Whitespace also creates balance. After all, centering an element could be thought of as adding whitespace to the sides. Making two sections symmetrical is often about managing the whitespace around those sections. Being aware of whitespace when composing your design will make balancing elements easier, and you may also discover ways to use the negative space to your advantage.
The other end of the whitespace scale works very differently. On the small scale, you’re talking about the space between lines of text, or even between and within characters. As Mark Boulton describes it in his excellent A List Apart article, this is “the itty-bitty stuff”. It’s the space between an icon and label, between an image and the surrounding text, and the space between paragraphs.
Here are two basic examples of the popular blog platform, Medium, with whitespace removed and with the original amount of whitespace:
Reducing whitespace and spacing between paragraphs makes it harder to read the lines of text. It’s difficult to separate the words when reading big paragraphs, and it can get frustrating pretty quickly.
Medium takes design seriously,
which might account for their popularity.
They’re doing a lot in the CSS
with both macro and micro-whitespace.
First of all, there is a
max-width on the content,
which on bigger screens will give
ample breathing room on the sides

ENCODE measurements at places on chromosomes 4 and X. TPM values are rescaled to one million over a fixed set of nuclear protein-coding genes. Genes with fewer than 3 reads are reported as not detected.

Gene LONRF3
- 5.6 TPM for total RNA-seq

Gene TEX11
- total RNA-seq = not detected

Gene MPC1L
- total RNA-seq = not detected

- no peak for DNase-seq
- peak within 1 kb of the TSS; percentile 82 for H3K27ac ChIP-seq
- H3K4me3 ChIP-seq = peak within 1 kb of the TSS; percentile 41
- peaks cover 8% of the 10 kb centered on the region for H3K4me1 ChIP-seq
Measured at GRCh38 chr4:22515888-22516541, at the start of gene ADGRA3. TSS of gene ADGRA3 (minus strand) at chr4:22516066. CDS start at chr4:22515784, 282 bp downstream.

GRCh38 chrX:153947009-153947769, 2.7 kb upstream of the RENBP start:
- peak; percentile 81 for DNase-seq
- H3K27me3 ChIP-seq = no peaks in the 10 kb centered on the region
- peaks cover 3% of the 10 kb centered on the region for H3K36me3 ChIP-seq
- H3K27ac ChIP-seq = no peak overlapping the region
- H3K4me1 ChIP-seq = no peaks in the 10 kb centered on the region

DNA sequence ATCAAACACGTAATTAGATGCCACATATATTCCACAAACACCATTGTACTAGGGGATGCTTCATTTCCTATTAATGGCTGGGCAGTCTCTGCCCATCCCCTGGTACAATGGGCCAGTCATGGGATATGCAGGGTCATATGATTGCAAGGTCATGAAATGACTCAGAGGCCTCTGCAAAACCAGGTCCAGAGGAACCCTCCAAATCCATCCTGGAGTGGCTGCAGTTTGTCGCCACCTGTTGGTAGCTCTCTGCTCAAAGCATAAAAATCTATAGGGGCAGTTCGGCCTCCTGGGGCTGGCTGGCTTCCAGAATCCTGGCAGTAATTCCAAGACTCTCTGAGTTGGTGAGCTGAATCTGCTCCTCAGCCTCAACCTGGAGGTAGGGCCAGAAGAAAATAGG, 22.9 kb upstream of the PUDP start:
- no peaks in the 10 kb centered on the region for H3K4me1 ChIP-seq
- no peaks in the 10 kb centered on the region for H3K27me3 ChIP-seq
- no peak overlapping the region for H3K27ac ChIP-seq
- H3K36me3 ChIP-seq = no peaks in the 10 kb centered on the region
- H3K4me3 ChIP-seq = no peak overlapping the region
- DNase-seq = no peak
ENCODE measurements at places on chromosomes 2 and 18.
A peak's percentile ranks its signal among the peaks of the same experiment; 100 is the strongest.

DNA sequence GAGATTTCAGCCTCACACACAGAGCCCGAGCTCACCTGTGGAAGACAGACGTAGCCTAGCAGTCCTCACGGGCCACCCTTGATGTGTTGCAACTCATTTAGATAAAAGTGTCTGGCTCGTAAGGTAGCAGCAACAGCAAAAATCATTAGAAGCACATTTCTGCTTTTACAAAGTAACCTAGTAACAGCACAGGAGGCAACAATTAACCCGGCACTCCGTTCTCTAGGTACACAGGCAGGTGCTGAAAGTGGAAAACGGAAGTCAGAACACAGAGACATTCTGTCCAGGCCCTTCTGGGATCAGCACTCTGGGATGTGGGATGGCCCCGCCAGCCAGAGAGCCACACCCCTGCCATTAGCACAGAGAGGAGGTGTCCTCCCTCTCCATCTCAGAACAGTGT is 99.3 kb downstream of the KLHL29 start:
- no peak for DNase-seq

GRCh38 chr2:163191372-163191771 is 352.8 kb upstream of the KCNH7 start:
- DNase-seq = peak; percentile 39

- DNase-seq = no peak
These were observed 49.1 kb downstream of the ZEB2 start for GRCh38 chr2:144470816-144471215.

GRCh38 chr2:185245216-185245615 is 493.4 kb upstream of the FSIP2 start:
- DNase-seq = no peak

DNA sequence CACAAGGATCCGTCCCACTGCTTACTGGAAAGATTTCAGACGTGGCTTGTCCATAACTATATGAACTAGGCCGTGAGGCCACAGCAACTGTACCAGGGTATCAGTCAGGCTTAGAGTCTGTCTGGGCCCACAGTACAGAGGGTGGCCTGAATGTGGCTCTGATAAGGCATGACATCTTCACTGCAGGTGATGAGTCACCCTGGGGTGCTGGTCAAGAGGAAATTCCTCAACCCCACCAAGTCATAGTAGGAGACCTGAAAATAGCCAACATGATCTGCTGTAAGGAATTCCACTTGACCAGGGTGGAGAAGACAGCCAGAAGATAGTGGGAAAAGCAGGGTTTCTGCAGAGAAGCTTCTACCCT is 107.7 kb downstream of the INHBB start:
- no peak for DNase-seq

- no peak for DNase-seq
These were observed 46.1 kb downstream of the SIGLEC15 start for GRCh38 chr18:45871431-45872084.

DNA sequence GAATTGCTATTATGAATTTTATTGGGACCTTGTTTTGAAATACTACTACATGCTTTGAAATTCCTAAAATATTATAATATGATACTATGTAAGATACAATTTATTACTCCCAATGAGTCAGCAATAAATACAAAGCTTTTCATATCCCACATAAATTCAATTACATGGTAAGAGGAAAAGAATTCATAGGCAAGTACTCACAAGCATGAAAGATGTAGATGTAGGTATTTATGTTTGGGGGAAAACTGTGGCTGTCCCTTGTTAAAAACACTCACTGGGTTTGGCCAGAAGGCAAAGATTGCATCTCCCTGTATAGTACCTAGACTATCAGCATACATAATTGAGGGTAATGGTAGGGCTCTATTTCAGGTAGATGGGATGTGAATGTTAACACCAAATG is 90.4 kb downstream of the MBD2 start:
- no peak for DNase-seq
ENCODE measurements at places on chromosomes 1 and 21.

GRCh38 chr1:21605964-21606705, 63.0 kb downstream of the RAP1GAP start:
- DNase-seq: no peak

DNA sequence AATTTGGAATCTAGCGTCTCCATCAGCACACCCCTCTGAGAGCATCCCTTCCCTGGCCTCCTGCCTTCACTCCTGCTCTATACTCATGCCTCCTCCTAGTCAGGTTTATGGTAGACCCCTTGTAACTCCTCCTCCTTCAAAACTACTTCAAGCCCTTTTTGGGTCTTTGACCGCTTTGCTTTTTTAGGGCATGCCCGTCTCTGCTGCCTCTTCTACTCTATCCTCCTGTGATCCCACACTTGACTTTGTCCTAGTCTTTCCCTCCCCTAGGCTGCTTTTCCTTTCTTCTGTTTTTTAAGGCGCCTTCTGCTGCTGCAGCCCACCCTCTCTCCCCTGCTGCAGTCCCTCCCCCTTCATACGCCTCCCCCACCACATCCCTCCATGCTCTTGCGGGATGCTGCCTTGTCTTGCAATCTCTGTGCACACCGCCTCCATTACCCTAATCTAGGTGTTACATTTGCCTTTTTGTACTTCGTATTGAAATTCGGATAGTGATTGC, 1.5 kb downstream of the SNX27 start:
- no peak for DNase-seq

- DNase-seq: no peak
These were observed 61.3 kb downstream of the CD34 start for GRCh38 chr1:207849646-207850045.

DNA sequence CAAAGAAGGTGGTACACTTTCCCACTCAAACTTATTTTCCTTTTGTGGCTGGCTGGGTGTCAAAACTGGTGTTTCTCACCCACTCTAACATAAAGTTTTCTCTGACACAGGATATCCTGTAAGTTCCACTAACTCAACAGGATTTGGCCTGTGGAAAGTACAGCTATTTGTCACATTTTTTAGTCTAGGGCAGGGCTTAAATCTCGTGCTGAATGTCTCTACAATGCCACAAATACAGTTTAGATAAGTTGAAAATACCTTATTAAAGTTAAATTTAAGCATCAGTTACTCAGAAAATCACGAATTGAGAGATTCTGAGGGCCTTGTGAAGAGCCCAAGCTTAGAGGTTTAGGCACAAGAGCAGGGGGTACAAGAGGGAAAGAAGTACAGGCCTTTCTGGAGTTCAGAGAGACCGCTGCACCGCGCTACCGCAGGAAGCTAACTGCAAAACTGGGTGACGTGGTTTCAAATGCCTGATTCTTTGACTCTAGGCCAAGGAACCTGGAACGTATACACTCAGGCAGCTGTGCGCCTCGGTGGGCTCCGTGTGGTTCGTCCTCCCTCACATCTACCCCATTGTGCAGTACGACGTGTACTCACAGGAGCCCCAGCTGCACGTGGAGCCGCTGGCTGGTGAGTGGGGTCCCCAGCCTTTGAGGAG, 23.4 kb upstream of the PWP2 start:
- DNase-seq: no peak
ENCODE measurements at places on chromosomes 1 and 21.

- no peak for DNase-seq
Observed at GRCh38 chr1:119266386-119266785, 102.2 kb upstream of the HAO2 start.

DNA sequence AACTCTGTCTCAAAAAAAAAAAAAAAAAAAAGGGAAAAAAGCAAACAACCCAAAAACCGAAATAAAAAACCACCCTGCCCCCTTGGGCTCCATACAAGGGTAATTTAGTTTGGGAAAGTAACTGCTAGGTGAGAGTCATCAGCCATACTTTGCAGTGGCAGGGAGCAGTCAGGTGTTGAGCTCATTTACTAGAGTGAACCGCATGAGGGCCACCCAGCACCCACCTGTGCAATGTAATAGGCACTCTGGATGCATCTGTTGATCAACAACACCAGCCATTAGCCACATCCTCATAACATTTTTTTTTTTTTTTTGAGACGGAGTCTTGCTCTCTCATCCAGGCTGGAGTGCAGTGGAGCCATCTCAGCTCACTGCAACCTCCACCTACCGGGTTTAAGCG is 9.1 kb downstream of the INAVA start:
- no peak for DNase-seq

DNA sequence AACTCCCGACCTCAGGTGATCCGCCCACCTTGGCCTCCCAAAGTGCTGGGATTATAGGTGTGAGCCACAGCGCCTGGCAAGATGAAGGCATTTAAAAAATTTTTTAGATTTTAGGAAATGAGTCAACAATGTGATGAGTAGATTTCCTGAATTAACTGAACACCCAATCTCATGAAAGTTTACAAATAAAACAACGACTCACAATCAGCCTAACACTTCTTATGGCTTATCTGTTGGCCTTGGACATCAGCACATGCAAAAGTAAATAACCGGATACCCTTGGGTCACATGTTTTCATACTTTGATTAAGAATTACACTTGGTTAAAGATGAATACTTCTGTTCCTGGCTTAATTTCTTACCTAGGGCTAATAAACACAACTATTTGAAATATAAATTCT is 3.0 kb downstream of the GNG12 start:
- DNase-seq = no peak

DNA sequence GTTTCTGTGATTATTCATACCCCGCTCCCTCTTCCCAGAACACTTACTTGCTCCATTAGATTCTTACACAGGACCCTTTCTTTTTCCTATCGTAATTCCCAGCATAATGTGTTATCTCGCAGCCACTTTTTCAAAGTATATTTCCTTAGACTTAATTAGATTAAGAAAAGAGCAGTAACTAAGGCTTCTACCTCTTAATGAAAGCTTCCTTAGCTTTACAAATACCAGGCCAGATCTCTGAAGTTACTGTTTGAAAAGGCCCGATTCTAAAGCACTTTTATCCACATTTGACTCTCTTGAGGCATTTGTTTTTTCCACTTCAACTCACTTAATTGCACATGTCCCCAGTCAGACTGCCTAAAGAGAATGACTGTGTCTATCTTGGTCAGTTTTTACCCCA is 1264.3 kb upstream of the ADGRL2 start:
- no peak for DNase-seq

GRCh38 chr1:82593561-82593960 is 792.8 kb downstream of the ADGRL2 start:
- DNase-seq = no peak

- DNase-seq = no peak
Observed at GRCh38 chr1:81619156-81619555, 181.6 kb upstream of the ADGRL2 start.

and keep the lines of text
at a comfortable length.
When talking about whitespace and text,
it is usually measured in ems,
relating it to the size of the letters.
Margins between paragraphs
are rather large at about
The heavy lifting though is the
which is set at a large (and very specific)
There has been a lot of discussion
over the best line-height
(also called leading),
and researchers generally agree
that somewhere between 1.5 and 2.0 is optimum,
but designers often set theirs closer to 1.3.
This probably sounds very nitpicky,
but you’ll have to try for yourself
to find the best amount for your project.
If you want to pick even more nits, Mark Boulton recounts in that same article the process that designer Erik Spiekermann used in his redesign of the Economist. Determined not to increase the number of pages in the magazine (and therefore printing cost), he turned his attention to redesigning the typeface itself! He made the typography thinner and added more whitespace in the anatomy of the letterforms. This meant they could get away with keeping the leading small and it still felt lighter and more comfortable. This is a great example of how tweaking whitespace in one detail can decrease the negative effects of the lack of it in others.
CSS gives us quite a bit of control over the minutiae of text, so take advantage of it to give special attention to the small details. Make these small building blocks build on or contrast with your macro-whitespace to guide your user through the experience. It does often go without conscious appreciation, but your users will thank you for it through the smiles on their faces and their return visits.